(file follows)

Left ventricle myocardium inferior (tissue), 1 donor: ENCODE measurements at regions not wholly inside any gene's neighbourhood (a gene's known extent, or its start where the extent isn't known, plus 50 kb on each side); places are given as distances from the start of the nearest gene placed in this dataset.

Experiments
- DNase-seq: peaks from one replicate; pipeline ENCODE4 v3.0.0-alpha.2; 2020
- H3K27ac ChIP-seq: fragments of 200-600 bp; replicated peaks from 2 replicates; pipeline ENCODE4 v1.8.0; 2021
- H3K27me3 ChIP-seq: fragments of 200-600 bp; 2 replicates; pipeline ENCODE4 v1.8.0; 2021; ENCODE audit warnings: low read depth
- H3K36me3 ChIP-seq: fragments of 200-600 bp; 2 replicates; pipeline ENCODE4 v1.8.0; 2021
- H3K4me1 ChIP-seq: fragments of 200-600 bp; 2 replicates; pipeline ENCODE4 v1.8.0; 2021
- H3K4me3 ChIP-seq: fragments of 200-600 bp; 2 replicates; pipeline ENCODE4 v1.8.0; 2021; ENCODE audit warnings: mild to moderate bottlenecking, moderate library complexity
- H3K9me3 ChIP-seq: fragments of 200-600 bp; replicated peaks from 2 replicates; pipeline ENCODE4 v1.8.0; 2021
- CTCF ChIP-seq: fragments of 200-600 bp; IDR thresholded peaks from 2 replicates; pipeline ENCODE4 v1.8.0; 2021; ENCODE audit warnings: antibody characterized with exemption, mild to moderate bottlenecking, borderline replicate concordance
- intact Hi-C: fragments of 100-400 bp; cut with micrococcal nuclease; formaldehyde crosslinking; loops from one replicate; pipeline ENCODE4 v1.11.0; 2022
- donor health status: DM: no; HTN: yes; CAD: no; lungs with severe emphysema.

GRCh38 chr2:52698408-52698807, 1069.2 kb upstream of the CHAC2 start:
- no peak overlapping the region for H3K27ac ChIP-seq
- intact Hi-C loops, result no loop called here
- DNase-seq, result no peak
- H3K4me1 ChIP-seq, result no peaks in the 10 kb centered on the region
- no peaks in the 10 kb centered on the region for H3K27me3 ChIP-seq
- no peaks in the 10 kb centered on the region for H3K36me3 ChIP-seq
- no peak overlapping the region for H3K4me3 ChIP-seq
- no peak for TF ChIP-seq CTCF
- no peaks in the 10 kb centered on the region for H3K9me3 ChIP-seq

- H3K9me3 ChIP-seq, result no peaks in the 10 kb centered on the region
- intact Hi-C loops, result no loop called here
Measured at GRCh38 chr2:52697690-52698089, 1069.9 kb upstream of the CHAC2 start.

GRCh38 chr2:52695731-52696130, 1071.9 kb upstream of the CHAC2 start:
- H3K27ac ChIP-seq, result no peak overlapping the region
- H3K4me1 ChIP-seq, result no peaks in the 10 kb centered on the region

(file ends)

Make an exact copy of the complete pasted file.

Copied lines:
Left ventricle myocardium inferior (tissue), 1 donor: ENCODE measurements at regions not wholly inside any gene's neighbourhood (a gene's known extent, or its start where the extent isn't known, plus 50 kb on each side); places are given as distances from the start of the nearest gene placed in this dataset.

Experiments
- DNase-seq: peaks from one replicate; pipeline ENCODE4 v3.0.0-alpha.2; 2020
- H3K27ac ChIP-seq: fragments of 200-600 bp; replicated peaks from 2 replicates; pipeline ENCODE4 v1.8.0; 2021
- H3K27me3 ChIP-seq: fragments of 200-600 bp; 2 replicates; pipeline ENCODE4 v1.8.0; 2021; ENCODE audit warnings: low read depth
- H3K36me3 ChIP-seq: fragments of 200-600 bp; 2 replicates; pipeline ENCODE4 v1.8.0; 2021
- H3K4me1 ChIP-seq: fragments of 200-600 bp; 2 replicates; pipeline ENCODE4 v1.8.0; 2021
- H3K4me3 ChIP-seq: fragments of 200-600 bp; 2 replicates; pipeline ENCODE4 v1.8.0; 2021; ENCODE audit warnings: mild to moderate bottlenecking, moderate library complexity
- H3K9me3 ChIP-seq: fragments of 200-600 bp; replicated peaks from 2 replicates; pipeline ENCODE4 v1.8.0; 2021
- CTCF ChIP-seq: fragments of 200-600 bp; IDR thresholded peaks from 2 replicates; pipeline ENCODE4 v1.8.0; 2021; ENCODE audit warnings: antibody characterized with exemption, mild to moderate bottlenecking, borderline replicate concordance
- intact Hi-C: fragments of 100-400 bp; cut with micrococcal nuclease; formaldehyde crosslinking; loops from one replicate; pipeline ENCODE4 v1.11.0; 2022
- donor health status: DM: no; HTN: yes; CAD: no; lungs with severe emphysema.

GRCh38 chr2:52698408-52698807, 1069.2 kb upstream of the CHAC2 start:
- no peak overlapping the region for H3K27ac ChIP-seq
- intact Hi-C loops, result no loop called here
- DNase-seq, result no peak
- H3K4me1 ChIP-seq, result no peaks in the 10 kb centered on the region
- no peaks in the 10 kb centered on the region for H3K27me3 ChIP-seq
- no peaks in the 10 kb centered on the region for H3K36me3 ChIP-seq
- no peak overlapping the region for H3K4me3 ChIP-seq
- no peak for TF ChIP-seq CTCF
- no peaks in the 10 kb centered on the region for H3K9me3 ChIP-seq

- H3K9me3 ChIP-seq, result no peaks in the 10 kb centered on the region
- intact Hi-C loops, result no loop called here
Measured at GRCh38 chr2:52697690-52698089, 1069.9 kb upstream of the CHAC2 start.

GRCh38 chr2:52695731-52696130, 1071.9 kb upstream of the CHAC2 start:
- H3K27ac ChIP-seq, result no peak overlapping the region
- H3K4me1 ChIP-seq, result no peaks in the 10 kb centered on the region